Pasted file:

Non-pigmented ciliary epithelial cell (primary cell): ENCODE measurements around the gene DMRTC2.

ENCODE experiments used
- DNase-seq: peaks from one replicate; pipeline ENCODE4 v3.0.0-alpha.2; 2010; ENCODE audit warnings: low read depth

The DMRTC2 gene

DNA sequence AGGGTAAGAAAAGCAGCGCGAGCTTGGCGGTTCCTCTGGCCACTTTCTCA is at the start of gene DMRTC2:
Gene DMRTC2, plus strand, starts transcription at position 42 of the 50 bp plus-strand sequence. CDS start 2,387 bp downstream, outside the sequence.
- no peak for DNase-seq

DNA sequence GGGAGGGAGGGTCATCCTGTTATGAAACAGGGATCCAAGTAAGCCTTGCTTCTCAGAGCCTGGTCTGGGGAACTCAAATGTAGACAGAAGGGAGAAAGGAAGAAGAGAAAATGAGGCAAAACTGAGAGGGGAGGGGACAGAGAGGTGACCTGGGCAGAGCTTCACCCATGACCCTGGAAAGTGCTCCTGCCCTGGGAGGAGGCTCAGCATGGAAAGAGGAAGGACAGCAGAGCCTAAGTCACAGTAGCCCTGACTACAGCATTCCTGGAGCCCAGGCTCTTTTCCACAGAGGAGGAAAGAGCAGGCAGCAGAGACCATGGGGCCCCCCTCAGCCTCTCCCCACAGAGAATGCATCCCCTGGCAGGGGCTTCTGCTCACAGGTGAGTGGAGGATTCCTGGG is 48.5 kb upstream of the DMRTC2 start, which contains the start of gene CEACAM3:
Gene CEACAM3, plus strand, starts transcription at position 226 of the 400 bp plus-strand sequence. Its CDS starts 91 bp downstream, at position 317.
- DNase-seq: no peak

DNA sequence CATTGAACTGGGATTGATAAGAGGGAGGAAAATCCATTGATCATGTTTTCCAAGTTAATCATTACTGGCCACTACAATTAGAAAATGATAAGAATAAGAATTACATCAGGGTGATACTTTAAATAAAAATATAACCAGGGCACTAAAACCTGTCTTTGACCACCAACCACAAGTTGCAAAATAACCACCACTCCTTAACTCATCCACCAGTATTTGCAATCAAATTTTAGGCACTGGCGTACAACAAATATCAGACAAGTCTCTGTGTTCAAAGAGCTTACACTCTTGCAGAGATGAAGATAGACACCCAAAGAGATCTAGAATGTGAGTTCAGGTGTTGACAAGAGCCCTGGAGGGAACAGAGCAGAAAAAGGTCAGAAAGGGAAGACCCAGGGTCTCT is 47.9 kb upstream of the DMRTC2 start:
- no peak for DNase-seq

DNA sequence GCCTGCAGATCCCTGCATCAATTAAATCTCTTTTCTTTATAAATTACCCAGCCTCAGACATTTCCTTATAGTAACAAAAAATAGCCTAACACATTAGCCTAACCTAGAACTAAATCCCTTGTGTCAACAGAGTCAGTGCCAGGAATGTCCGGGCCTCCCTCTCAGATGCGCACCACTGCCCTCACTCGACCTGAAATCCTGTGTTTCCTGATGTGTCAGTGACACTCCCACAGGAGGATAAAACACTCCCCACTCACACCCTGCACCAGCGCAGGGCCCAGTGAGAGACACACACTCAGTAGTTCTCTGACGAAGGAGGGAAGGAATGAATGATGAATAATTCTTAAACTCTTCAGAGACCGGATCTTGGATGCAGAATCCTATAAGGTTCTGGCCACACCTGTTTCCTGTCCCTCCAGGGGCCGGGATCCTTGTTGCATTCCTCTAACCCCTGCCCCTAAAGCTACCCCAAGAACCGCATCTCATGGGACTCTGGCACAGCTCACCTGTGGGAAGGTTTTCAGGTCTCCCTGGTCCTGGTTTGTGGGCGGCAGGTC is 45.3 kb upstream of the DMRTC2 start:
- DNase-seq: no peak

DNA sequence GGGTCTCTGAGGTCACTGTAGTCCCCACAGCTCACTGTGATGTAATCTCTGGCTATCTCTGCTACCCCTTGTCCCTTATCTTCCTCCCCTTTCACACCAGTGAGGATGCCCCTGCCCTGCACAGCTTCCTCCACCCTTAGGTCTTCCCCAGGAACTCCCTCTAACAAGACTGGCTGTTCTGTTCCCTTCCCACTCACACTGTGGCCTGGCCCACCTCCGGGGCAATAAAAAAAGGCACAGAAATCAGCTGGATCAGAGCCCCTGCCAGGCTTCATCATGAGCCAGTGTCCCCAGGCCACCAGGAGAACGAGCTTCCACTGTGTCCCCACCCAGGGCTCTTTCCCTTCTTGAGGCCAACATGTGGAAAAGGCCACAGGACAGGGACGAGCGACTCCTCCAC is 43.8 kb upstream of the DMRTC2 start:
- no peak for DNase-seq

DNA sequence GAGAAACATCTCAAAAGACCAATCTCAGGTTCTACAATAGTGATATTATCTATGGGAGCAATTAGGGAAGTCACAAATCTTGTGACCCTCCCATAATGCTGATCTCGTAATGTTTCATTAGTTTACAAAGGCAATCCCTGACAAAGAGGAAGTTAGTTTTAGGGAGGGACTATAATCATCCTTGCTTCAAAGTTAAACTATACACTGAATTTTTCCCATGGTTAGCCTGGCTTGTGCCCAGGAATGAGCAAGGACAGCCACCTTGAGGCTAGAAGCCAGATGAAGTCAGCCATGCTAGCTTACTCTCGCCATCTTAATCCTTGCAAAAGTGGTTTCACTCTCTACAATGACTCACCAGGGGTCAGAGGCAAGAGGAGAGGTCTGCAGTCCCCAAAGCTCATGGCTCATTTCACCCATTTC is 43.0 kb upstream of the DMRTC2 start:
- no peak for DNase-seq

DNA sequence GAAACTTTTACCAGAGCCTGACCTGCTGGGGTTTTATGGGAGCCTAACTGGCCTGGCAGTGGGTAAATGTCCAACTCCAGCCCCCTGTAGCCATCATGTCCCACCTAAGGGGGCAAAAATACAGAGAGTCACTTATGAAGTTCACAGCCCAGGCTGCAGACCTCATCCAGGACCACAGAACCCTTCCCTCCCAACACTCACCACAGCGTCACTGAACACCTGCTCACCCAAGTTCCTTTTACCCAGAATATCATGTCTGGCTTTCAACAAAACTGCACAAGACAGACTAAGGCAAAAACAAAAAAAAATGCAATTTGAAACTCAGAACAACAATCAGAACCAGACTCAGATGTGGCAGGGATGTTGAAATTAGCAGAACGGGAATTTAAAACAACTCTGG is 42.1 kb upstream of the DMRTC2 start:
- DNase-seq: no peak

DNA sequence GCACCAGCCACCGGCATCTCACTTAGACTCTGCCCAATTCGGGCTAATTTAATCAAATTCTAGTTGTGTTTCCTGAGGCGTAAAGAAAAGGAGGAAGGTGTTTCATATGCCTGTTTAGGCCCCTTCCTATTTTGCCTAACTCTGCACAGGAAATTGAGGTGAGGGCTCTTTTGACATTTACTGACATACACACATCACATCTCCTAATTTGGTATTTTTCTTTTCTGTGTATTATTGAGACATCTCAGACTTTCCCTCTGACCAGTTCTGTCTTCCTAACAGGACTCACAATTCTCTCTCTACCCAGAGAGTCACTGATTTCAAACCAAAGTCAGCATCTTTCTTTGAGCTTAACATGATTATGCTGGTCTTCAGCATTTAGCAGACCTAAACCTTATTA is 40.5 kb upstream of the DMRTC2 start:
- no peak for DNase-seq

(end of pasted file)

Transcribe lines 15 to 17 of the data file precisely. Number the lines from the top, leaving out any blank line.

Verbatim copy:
DNA sequence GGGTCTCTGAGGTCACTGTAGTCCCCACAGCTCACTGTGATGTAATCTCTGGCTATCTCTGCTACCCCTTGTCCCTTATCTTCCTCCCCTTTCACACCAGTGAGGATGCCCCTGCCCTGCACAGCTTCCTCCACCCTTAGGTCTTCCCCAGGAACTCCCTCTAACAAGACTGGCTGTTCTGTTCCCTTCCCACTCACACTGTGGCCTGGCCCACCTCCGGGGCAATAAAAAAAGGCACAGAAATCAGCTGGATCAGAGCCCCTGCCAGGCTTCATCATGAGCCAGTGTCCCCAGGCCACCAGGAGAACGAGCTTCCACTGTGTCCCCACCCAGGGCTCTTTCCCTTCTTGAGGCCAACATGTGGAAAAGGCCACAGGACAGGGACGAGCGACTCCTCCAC is 43.8 kb upstream of the DMRTC2 start:
- no peak for DNase-seq

DNA sequence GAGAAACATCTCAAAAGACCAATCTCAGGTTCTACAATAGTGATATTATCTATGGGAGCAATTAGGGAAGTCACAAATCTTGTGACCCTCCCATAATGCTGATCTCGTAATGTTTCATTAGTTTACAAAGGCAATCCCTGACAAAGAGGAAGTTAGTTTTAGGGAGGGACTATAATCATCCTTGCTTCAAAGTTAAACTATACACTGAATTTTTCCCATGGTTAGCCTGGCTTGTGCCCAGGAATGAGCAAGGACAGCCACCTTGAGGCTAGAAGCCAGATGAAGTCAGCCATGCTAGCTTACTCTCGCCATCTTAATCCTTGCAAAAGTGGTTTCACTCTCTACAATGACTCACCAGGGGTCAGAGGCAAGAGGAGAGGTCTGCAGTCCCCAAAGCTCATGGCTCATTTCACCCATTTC is 43.0 kb upstream of the DMRTC2 start: